Oil Futures Plunge to New Lows

Brian L Milne
By  Brian L. Milne , DTN Refined Fuels Editor

CRANBURY, N.J. (DTN) -- Supportive weekly data released midmorning Wednesday by the Energy Information Administration inspired buying nearest delivered oil futures in the New York Mercantile Exchange only briefly, before the sell button was hit amid the newly minted bear market to send the contracts to new settlement lows.

A larger-than-expected 2.5 million barrel (bbl) drawdown in U.S. commercial crude oil inventory that lowered supply to a 4-1/2 month low, and a 1.553 million barrel per day (bpd) surge in total oil product supplied to market to a nearly seven-month high at 21.067 million bpd during the week ended June 16 were bullish features that boosted nearest delivered oil futures.

However, total commercial crude and oil product supply in the United States moved down a modest 1.9 million bbl from a four-month high to 1.351 billion bbl that is partly explained by a 335,000 bpd jump in gasoline imports. The period reviewed was only the third week in 2017 which total commercial oil supply held above 1.350 billion bbl, which follows a 12-week period in 2016 from mid-July through the end of September in which inventory has been this high, peaking during the end of August at a 1.374 billion bbl record high.

These data points sum up the impetus behind oil futures move into bear market territory this week, which is defined as a 20% decline from a recent high water mark. The previous bear market ended in August 2016, coinciding with initial news that Saudi Arabia was serious in their efforts to negotiate production cuts by the Organization of the Petroleum Exporting Countries after failed attempts earlier in the year, with an agreement emerging on Nov. 30.

The stubbornness of high oil supply was illustrated earlier in June when the International Energy Agency said commercial oil inventory held by the 35 industrialized nations, which include the United States, increased in April despite four months of production cuts by OPEC and 10 non-OPEC oil producing countries of nearly 1.8 million bpd. A surplus in commercial oil inventory held by the Organization for Economic Cooperation and Development against the five-year average widened to nearly 300 million bbl, and to a higher surplus then when OPEC agreed to their production agreement in November.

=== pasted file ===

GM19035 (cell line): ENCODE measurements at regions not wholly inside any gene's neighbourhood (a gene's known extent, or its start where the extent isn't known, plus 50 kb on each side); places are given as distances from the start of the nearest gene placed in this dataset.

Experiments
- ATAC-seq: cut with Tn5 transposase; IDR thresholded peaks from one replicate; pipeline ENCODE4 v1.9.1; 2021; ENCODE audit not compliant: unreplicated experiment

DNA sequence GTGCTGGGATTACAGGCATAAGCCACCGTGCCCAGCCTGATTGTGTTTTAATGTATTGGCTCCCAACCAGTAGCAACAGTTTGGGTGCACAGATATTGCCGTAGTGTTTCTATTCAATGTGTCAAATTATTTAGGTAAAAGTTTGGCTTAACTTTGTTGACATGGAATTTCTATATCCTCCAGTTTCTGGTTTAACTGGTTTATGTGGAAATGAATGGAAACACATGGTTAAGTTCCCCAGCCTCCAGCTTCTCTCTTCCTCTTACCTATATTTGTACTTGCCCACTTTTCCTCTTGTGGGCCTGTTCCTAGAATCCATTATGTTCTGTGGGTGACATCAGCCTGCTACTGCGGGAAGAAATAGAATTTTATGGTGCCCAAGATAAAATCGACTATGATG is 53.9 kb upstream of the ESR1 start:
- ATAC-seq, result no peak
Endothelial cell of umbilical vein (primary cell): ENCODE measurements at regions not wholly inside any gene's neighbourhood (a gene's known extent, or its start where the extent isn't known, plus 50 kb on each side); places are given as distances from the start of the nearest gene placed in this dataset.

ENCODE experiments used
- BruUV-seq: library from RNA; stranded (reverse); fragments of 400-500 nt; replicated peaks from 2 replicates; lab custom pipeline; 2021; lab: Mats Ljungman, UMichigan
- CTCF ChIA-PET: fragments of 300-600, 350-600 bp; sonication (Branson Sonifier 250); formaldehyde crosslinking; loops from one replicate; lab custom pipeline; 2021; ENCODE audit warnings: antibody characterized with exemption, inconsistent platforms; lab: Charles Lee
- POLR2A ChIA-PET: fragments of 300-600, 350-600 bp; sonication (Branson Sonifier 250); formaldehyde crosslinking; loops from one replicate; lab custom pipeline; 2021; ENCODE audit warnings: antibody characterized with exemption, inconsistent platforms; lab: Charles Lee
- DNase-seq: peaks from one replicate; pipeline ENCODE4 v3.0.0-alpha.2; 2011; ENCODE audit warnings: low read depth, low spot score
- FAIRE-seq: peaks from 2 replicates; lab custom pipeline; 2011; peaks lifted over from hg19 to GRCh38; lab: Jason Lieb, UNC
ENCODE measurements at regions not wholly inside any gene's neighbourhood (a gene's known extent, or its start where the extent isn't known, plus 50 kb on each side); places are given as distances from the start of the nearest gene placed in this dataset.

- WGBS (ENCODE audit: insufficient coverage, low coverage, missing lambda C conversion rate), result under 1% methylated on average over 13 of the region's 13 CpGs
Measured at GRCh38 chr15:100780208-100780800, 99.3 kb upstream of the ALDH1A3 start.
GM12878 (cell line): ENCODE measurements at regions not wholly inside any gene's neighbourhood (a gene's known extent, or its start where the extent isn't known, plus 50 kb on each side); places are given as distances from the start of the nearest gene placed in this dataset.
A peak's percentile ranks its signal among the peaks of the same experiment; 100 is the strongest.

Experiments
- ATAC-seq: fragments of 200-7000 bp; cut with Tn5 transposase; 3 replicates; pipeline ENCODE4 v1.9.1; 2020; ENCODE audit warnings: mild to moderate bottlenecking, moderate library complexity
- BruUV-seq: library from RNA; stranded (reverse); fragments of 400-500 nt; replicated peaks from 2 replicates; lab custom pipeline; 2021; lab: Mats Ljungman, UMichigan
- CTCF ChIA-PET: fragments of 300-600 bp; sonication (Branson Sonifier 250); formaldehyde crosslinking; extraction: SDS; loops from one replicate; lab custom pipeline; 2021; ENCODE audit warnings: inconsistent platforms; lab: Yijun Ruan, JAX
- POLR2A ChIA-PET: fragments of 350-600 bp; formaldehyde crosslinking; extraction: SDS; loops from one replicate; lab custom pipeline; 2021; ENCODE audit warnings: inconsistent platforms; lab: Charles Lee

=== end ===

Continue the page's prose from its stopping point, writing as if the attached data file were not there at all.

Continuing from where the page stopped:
Atop of these data points, a Bloomberg index shows floating storage, defined as tankers with oil supply that are not moving, reached a record high.

The contango market structures for West Texas Intermediate crude futures on NYMEX and Brent crude on the IntercontinentalExchange widened sharply in June, although the calendar spreads for WTI narrowed today. On Brent's forward curve, the calendar spreads through December have narrowed somewhat this week while widening sharply thereafter, with July 2018 at a nearly $3 bbl premium to the August contract, which is nearest to delivery.

A widening contango encourages storing oil and buying deferred dated futures contracts which would exacerbate the surplus and further pressure oil prices nearest to delivery and in the spot physical market. OPEC said their goal with the production cuts is to lower global oil inventory to their five-year average, and a widening contango market structure would frustrate those efforts.

NYMEX August WTI futures settled at a more than 10-month low settlement value on the spot continuous chart of $42.53 bbl, down 98 cents, with an intraday low on the session at $42.05 bbl.

ICE August Brent crude futures ended down $1.20 at $44.82 bbl, the lowest spot settlement since mid-November, and near a $44.35 intraday low.

Brent's premium to WTI narrowed to a $2.29 bbl one-week low, with a wider discount for WTI futures deemed essential in beefing up U.S. crude exports. The EIA today reported a 205,000 bpd decline in U.S. crude exports to 517,000 bpd for the week ended June 16, a weekly low for 2017.

NYMEX July RBOB futures ended at a fresh near seven-month spot low settlement at $1.4105 gallon, down 1.35 cents on the session, paring a decline to a $1.3955 intraday low.

NYMEX July ULSD futures swung to a more than 10-month low settlement on the spot continuous chart of $1.3648 gallon, down 3.01 cents, trimming a penny loss off an intraday low of $1.3540 gallon.

Brian L. Milne can be reached at brian.milne@dtn.com


Brian Milne